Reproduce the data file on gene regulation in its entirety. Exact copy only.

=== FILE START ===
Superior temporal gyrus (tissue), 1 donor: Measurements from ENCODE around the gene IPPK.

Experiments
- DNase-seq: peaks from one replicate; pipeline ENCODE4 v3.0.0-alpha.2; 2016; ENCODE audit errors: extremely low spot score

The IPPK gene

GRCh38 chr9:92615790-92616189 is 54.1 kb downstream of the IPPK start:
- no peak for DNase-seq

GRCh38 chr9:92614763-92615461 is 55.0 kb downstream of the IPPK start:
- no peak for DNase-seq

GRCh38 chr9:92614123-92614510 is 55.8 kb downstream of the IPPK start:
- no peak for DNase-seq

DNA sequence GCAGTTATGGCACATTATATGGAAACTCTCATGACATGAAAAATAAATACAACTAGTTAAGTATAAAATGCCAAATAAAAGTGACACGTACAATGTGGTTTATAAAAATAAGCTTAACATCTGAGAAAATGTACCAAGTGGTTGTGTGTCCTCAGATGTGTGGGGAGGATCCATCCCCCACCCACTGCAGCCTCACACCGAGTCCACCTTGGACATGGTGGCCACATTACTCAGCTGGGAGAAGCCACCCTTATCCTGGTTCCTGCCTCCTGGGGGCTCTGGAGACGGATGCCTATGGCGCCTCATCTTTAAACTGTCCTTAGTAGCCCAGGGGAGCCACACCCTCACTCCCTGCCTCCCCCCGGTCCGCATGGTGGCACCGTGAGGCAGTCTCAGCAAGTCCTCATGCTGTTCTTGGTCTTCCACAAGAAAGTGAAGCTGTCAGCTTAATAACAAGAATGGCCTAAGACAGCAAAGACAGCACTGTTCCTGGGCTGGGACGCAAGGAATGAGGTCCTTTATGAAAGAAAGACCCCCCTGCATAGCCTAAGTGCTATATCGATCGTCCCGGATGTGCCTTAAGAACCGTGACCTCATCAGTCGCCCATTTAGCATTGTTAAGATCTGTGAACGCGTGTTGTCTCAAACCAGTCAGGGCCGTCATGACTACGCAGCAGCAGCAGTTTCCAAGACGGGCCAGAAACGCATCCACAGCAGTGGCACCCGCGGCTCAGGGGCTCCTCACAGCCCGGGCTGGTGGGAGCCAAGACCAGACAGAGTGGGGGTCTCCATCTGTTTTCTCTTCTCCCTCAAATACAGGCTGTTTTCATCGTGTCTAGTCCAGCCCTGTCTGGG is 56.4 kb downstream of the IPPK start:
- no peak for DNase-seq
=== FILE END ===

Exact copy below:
Superior temporal gyrus (tissue), 1 donor: Measurements from ENCODE around the gene IPPK.

Experiments
- DNase-seq: peaks from one replicate; pipeline ENCODE4 v3.0.0-alpha.2; 2016; ENCODE audit errors: extremely low spot score

The IPPK gene

GRCh38 chr9:92615790-92616189 is 54.1 kb downstream of the IPPK start:
- no peak for DNase-seq

GRCh38 chr9:92614763-92615461 is 55.0 kb downstream of the IPPK start:
- no peak for DNase-seq

GRCh38 chr9:92614123-92614510 is 55.8 kb downstream of the IPPK start:
- no peak for DNase-seq

DNA sequence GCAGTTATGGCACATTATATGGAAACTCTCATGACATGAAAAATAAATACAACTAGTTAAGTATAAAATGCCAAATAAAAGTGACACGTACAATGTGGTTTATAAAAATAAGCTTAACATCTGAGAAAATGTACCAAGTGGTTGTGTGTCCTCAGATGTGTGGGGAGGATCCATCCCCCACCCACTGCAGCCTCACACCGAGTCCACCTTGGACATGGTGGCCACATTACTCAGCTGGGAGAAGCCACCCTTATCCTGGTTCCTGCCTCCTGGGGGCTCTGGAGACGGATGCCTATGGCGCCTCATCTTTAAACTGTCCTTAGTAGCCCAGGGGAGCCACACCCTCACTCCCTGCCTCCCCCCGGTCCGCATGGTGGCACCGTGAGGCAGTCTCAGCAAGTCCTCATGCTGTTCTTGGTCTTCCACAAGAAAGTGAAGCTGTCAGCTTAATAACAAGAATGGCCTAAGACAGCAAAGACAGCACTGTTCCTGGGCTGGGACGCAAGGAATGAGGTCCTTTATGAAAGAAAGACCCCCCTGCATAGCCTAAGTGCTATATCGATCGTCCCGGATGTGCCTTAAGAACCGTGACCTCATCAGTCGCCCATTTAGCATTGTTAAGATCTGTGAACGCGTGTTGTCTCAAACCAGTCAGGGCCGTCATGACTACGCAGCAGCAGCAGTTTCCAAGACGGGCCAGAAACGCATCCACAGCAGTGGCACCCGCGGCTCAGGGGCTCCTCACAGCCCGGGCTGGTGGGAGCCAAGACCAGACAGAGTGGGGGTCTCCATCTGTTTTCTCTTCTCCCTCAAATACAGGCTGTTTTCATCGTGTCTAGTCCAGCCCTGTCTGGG is 56.4 kb downstream of the IPPK start:
- no peak for DNase-seq